American Horror Story: Review: Season 1 Eps 7-10

FX 16, 23, & 30 November, 7 December

Answers are coming thick and fast on American Horror Story, as this batch of episodes explore the relationship between Larry and Constance, reveal the unsurprising identity of ‘Rubber Man’ and sees the Black Dahlia join the ghost groupies…

‘Open House’ brings mad Larry (Denis O’Hare) to the fore, revealing his relationship with Constance (the always brilliant Jessica Lange) as the cause of the immolation of his wife and children (an aspect revisited in quite graphic terms in the self-explanatory ‘Smoldering Children’). That may have been a surprise (it doesn’t fit with what Larry told Ben—Dylan McDermott—previously) but the fact that the mysterious ‘Rubber Man’ rapist was the ghost of Tate (uncovered in the episode ‘Rubber Man’) was pretty obvious from the get-go (so much so, they got it out of the way in the show’s teaser). The ramifications of a ghost-assisted pregnancy (Vivien is carrying twins, with different fathers) look set to be explored in the show’s final two episodes, ‘Birth’ and ‘After Birth’.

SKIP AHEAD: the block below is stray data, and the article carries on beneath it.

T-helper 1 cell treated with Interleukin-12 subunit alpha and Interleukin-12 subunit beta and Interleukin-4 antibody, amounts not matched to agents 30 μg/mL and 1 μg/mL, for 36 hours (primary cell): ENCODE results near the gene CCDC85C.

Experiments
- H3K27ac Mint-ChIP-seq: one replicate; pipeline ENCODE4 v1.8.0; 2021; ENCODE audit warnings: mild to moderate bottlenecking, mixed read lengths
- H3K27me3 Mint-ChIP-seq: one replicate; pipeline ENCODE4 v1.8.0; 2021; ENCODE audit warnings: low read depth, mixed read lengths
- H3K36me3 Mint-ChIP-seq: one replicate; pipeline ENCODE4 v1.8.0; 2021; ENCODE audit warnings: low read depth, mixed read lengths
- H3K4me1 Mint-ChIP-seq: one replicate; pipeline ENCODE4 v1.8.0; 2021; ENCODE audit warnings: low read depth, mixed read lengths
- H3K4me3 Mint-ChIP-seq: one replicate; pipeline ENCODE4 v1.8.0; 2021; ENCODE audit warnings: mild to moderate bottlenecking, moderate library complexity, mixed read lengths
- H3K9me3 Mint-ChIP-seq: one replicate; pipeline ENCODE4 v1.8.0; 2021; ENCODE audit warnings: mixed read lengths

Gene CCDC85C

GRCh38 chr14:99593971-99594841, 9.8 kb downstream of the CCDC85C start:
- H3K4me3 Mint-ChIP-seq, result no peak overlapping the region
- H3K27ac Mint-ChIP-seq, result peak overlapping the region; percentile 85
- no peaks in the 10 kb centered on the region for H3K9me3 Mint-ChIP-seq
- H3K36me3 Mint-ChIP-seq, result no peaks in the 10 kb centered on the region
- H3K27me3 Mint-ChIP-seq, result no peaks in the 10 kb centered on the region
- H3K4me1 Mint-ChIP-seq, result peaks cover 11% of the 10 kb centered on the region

The Hollywood history aspect of this series returned with the welcome arrival of Elizabeth Short in ‘Spooky Little Girl’, otherwise known as the notorious victim of the Black Dahlia case in the 1940s. Mena Suvari is great casting, and her story leads to Constance’s boy-toy Travis (Michael Graziadel) becoming the ‘boy Dahlia’, once more tying Larry’s future in with that of Constance. This episode concludes with a swerve into left-field outrageousness with the revelation about the ‘Pope’s Box’ and the Antichrist: a child born of spirit and human that will cause the Apocalypse. Mental just doesn’t begin to cover it.

Almost as obvious as Tate’s alter-ego was the status of Violet (Taissa Farmiga), seen overdosing on pills a few episodes back. It was clear she was dead, but didn’t know it, a delicious fact the show managed to stretch out across a few more episodes before coming clean in ‘Smoldering Children’.

There’s so much going on in this show it can be hard to keep track if you don’t pay attention (a good thing when so much of television is formulaic and predictable).

Verdict: American Horror Story continues to be full-on Grand Guignol, with operatic excess and Giallo-style horror moments and a million miles away from run-of-the-mill US TV. It has to be said, though: this haunted house is getting awfully crowded with ghosts…

Episode 7 ‘Open House’: 7/10

Episode 8 ‘Rubber Man’: 8/10

Episode 9 ‘Spooky Little Girl’: 9/10

Episode 10: ‘Smoldering Children’: 8/10

Brian J. Robb


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